Nano Global has announced it will develop a system-on-chip using blockchain technology to analyze molecular data and help identify treatments for superbugs, among other things.
In a November 21 press release, the molecular data company Nano Global announced that it has partnered with the semiconductor firm Arm to develop a system-on-chip which leverages several emergent technologies, including blockchain, in the capture and analysis of “Molecular-level data in real time.”
The bulletin suggests that the technology, which “Can be used in the recognition and analysis of health threats caused by pathogens and other living organisms,” might have implications on the research and treatment of superbugs and other infectious diseases, as well as cancer.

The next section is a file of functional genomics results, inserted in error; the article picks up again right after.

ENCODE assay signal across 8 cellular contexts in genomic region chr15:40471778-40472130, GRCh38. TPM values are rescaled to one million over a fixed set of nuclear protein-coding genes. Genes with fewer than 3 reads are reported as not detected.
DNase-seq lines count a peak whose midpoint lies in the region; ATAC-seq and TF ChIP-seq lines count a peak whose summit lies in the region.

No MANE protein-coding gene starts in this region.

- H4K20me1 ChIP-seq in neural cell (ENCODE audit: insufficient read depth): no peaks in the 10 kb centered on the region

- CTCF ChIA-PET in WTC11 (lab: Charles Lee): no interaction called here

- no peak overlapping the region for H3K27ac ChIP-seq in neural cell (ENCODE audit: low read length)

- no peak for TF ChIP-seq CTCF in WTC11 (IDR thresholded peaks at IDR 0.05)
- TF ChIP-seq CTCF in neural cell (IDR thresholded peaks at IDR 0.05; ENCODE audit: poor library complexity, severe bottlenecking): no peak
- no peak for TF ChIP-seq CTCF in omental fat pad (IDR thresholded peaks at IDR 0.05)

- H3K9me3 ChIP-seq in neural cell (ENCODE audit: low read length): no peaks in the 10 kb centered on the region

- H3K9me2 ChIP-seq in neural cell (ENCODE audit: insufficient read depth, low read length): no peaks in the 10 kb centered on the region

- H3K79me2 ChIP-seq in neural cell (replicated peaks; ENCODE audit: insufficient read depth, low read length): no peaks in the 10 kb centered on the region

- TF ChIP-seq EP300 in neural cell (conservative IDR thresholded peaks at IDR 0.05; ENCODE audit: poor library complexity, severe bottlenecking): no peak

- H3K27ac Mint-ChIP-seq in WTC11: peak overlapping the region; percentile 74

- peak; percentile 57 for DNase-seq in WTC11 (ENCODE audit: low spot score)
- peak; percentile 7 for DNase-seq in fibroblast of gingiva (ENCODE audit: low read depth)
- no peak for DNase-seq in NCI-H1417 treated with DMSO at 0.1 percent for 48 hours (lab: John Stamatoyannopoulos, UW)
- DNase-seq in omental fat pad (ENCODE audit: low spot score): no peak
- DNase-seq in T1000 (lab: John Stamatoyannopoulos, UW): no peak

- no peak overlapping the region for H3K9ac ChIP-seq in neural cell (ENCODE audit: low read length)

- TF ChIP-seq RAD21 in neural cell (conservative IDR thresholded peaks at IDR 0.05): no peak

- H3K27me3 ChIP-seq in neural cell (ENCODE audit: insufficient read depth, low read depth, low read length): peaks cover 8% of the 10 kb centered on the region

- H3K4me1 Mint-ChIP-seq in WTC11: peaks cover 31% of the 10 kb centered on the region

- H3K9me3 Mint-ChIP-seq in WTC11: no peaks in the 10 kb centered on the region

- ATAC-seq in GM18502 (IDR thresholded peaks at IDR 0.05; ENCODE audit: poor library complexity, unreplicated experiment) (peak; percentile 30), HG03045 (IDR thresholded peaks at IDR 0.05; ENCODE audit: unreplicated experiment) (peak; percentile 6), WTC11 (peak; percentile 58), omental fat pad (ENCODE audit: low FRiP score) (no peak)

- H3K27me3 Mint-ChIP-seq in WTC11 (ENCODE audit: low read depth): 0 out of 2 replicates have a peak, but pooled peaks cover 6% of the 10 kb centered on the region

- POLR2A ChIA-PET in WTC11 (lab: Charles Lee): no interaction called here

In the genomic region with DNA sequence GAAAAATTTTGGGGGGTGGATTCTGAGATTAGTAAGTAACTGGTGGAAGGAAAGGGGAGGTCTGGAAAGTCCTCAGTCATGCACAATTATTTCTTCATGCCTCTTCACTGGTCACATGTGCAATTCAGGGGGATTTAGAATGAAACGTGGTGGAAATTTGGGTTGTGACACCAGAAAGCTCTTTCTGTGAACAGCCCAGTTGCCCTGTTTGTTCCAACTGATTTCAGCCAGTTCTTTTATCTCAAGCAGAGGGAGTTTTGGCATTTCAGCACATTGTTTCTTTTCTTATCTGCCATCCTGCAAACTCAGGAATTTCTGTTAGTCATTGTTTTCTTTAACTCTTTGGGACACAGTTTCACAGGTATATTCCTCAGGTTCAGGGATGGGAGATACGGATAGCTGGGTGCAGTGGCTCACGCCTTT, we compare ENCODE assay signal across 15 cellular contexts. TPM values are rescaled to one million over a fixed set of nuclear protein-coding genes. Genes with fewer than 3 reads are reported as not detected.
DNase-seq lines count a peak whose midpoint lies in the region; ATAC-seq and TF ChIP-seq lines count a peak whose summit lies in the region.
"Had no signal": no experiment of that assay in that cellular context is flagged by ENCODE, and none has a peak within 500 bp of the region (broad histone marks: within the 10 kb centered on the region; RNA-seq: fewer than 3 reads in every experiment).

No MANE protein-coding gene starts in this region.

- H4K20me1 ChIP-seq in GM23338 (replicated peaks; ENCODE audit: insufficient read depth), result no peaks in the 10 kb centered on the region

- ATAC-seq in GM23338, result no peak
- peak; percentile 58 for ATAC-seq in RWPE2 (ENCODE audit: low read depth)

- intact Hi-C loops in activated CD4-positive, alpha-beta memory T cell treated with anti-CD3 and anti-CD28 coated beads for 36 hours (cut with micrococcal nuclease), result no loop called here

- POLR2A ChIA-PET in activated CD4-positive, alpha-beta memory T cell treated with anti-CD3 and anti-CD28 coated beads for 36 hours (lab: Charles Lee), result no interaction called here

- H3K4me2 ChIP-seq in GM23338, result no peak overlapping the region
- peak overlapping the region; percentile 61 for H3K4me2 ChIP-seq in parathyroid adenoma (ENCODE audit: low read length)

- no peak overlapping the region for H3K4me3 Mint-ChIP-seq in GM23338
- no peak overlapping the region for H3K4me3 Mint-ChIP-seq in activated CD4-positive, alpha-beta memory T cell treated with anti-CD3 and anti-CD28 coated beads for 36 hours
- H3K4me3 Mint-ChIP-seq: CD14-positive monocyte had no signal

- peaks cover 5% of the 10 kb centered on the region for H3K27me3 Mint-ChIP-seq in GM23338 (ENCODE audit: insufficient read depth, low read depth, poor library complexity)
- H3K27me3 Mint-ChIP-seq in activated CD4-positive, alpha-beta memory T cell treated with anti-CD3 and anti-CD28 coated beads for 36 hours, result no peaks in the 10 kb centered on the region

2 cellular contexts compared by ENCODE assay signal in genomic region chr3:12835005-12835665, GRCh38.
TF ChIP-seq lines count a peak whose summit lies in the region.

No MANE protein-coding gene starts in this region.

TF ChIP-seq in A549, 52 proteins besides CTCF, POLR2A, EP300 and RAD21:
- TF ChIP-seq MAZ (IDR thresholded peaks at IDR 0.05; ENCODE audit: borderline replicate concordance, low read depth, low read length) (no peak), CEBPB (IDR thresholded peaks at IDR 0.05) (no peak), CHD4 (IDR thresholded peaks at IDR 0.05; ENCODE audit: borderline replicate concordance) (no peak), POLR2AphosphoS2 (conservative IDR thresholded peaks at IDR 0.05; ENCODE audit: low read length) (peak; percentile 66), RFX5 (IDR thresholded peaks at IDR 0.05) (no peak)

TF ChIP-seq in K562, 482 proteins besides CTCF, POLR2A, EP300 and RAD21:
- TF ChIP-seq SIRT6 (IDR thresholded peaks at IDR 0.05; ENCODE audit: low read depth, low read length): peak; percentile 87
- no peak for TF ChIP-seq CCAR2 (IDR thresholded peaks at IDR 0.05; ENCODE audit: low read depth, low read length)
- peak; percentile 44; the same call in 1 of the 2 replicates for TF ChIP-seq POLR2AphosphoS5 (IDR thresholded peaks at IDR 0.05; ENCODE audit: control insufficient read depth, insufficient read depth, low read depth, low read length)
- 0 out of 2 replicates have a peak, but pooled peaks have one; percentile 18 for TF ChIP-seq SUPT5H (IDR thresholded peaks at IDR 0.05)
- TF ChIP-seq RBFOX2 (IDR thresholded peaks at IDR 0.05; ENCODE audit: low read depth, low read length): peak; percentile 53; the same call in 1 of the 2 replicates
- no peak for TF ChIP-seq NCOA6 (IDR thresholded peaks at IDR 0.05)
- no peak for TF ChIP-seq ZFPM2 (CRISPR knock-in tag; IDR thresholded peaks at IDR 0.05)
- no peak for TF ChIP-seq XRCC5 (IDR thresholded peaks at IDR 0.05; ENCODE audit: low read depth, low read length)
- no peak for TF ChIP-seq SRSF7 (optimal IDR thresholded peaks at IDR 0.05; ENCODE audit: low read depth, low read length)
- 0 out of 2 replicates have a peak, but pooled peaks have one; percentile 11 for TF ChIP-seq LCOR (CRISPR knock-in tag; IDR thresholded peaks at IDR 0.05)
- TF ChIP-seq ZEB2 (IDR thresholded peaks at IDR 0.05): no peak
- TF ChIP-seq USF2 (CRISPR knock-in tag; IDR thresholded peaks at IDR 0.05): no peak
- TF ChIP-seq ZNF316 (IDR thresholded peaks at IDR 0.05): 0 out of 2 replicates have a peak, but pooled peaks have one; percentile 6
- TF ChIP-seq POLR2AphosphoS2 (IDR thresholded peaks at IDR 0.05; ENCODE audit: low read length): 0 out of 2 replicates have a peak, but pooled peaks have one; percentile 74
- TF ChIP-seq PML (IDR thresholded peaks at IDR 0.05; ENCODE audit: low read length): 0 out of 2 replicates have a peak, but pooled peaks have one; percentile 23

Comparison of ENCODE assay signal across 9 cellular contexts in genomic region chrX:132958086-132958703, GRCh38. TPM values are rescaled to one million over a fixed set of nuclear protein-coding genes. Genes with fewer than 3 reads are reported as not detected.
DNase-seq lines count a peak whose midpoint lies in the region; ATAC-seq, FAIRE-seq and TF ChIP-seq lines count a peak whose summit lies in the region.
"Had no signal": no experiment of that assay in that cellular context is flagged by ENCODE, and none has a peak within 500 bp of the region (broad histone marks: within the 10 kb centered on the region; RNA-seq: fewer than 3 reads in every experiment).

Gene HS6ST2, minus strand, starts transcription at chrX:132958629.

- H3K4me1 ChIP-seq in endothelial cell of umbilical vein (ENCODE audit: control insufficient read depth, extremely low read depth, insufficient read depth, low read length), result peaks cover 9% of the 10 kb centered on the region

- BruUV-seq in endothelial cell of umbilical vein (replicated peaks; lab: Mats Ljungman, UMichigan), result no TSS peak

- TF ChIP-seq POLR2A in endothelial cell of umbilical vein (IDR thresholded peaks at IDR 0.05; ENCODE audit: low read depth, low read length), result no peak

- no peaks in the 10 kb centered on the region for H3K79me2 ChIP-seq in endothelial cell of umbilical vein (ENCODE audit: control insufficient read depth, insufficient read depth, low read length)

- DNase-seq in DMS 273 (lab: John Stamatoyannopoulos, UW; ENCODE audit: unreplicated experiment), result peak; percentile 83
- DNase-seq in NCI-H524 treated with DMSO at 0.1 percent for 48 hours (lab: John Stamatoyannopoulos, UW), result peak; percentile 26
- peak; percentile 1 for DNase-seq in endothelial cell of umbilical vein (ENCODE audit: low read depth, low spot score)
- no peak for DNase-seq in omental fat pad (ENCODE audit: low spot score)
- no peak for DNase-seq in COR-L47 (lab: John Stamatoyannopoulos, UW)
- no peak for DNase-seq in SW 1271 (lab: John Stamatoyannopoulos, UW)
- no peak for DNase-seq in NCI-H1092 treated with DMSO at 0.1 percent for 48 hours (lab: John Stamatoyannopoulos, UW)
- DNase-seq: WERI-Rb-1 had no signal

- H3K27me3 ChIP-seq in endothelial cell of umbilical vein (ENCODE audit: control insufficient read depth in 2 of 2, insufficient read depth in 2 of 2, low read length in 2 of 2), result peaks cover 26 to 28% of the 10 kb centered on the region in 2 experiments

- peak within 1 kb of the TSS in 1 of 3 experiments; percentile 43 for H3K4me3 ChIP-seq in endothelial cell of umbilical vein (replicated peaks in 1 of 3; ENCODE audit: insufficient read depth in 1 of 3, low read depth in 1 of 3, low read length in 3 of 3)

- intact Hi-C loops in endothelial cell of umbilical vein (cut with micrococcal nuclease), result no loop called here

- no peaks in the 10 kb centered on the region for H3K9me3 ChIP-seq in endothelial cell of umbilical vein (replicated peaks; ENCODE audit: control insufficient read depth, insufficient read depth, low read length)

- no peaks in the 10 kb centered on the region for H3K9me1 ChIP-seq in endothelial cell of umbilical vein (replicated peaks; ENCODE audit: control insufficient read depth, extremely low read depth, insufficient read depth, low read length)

A video embedded in the announcement explained that the forthcoming technology is expected to “Identify molecular structures such as pathogens in the same way that faces are identified today” by facial recognition software.
Nano Global is not the first organization to intertwine blockchain technology with molecular and biomedical research. The first delivery of Nano Global’s chips is “Expected by 2020.”.
Adam Reese is a Los Angeles-based writer interested in technology, domestic and international politics, social issues, infrastructure and the arts.